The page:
If you’ve ever played Guitar Hero or Rock Band and it came up in conversation somehow, then you would probably talk about yourself as having played and experienced “music games”. Though it may be pedantic and nit-picky, I would have to vehemently disagree with you on this because you are simply wrong.
Rock Band isn’t a musical game that requires you to understand music any more than the act of listening to a song on the radio and playing air guitar along to it does. Rock Band merely asks that you simply press buttons in time with basic visual clues that could just as easily be ticks and crosses littering a blank screen; it is a game of song and not of music that involves pressing buttons in time while a song just so happens to be playing. Wii Music – in spite of some fairly slating reviews for its lack of real challenge – can accurately be referred to as a musical game because it more readily deals with the skills and general structure involved in playing layered compositions of music and understanding how they work from the inside out, and not simply from the aesthetic, shallow perspective of say Guitar Hero.
The difference between a game of musical arrangement and that of a straight-up, button-mashing song game is exactly why this game has received such poor reviews on most of the websites you will come across after a simple Google search. Many have reviewed this game as one that is attempting to compete with the likes of Rock Band, which are for all intents and purposes not truly musical but simply metronomic affairs that require pressing buttons at the correct time for points.
Wii Music is a more natural experience than this, allowing you to actually arrange an existing song’s layers, swapping out the layers (chords, melody, bass, rhythm, and two additional percussion layers) with whichever one of the huge range of musical instruments you fancy.
There isn’t an all-or-nothing points system in Wii Music where crowds cheer or jeer depending on your performance and you are punished for wrongdoing, which is why this game has fallen on deaf ears for hardcore gamers out there that just want to be given a cookie for pressing buttons at the right time to a backing of an unimaginative song from a mediocre band that just so happen to be well-known in the musical world.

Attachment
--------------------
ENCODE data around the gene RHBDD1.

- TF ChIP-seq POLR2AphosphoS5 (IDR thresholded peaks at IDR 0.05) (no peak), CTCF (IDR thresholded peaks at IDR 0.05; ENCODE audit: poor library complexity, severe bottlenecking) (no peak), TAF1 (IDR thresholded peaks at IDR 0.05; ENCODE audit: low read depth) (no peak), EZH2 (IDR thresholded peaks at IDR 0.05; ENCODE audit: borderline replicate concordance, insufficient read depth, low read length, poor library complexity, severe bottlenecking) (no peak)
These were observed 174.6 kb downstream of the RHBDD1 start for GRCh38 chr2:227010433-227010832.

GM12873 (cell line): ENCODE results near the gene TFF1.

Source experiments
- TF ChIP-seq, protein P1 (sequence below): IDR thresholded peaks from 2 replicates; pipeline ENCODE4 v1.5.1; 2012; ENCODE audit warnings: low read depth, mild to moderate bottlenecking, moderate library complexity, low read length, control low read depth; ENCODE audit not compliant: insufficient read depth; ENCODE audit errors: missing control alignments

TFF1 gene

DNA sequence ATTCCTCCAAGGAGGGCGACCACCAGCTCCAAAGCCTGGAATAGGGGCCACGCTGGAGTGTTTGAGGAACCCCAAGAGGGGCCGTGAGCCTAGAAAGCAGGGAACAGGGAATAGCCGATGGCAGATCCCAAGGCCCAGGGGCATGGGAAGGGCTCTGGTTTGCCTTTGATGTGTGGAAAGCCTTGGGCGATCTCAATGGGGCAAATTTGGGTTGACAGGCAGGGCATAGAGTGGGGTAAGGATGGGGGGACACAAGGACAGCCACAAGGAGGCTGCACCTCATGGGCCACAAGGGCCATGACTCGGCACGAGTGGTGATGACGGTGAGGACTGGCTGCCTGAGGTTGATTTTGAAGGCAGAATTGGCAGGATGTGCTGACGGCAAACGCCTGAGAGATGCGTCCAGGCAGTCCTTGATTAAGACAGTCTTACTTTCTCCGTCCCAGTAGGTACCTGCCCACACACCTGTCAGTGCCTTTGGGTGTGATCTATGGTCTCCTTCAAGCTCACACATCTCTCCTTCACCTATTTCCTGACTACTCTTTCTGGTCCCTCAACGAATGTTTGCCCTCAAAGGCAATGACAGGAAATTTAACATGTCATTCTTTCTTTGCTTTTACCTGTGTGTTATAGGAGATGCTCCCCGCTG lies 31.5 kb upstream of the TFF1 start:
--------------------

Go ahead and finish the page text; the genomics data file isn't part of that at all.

With the abolishing of this rigid structure of its rivals also comes the opportunity to actually improvise during songs, adding in notes where there originally were none and nurturing creativity rather than chastising you for not doing exactly what the computer says (the big console games aren’t the only ones guilty of this; flash games like SC Guitar Maniac DX 3 is equally as rigid in its approach).
Though the song selection isn’t exactly a browse through the greatest hits of the most popular bands on earth, the available songs are musically challenging and will allow you to explore the relationship between the instruments themselves instead of just reciting exactly what the game tells you to.
And so it becomes obvious when playing Wii Music that it is indeed one of the more creativity-inspiring music games out there. It could be said that while other console games like Rock Band are for the shallow gamers that want to be patted on the back for “playing music”, Wii Music is a title that provides the serious musician – one whyo actually understands (or wants to learn about) the structure of music, the relationship between instruments, and the intricacies of arranging – with a platform to do so in a visually exciting and interactive manner.